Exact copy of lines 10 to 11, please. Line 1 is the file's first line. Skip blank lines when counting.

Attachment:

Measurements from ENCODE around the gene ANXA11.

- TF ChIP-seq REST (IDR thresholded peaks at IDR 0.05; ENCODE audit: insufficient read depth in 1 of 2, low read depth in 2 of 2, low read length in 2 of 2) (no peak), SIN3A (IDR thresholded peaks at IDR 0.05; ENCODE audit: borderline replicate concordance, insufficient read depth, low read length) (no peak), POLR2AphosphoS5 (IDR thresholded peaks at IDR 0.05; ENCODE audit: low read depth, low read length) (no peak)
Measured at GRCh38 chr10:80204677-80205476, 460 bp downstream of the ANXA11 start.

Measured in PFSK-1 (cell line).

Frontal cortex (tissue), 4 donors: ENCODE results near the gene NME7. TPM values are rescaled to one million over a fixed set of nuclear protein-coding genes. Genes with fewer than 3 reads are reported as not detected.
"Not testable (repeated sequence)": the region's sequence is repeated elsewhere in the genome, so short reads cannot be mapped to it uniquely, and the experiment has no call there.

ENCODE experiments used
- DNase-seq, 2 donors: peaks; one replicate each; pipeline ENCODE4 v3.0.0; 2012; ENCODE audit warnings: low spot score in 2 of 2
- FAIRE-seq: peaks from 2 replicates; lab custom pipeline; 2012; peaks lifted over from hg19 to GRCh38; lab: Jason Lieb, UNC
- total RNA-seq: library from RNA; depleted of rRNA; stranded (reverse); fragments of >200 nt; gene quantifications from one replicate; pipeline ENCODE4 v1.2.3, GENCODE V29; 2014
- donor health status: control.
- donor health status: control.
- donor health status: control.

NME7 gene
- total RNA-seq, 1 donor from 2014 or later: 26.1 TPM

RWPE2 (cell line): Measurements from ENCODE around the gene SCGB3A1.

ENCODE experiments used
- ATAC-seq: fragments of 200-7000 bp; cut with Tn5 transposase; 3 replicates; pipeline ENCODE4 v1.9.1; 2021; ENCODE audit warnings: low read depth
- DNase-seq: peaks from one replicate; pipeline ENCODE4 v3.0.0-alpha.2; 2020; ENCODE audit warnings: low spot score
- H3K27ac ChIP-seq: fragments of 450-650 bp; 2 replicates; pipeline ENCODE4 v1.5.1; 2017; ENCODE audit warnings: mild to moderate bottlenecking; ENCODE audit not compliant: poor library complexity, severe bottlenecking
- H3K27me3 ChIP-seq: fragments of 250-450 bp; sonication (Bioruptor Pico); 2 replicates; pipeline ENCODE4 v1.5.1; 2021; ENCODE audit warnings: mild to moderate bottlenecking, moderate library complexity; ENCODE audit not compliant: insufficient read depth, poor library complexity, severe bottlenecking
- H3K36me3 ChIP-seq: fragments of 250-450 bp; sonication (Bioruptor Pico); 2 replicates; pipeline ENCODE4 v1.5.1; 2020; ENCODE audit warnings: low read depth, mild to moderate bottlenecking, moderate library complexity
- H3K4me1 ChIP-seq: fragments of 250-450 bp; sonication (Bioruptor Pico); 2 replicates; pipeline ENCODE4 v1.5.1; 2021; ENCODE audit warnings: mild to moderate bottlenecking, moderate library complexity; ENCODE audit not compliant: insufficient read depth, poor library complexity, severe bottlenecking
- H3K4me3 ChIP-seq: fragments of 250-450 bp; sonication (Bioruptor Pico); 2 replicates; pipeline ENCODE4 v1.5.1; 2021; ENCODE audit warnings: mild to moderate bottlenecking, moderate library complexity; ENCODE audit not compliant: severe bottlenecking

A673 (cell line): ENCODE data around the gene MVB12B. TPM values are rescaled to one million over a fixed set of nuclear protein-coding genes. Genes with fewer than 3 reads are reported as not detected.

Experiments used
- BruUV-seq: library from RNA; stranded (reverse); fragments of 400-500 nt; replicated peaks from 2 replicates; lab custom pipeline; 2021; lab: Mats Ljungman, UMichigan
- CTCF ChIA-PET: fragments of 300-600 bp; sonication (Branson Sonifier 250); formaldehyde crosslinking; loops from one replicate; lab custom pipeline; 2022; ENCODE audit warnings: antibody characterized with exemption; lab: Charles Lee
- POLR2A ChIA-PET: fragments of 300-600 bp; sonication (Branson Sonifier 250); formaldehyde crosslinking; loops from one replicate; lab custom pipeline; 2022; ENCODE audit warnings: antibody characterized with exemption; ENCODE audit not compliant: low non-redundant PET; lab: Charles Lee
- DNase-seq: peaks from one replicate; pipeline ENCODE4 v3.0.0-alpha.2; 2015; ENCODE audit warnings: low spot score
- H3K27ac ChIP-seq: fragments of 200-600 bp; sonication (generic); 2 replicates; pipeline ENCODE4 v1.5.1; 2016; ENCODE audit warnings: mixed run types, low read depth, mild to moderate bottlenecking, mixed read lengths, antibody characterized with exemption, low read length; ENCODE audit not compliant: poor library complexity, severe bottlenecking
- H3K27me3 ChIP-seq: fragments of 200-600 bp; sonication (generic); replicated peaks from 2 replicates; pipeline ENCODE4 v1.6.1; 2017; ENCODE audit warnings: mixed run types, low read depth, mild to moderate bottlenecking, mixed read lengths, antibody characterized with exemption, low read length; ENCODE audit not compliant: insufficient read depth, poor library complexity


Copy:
- total RNA-seq: library from RNA; depleted of rRNA; stranded (reverse); fragments of >200 nt; gene quantifications from one replicate; pipeline ENCODE4 v1.2.3, GENCODE V29; 2014
- donor health status: control.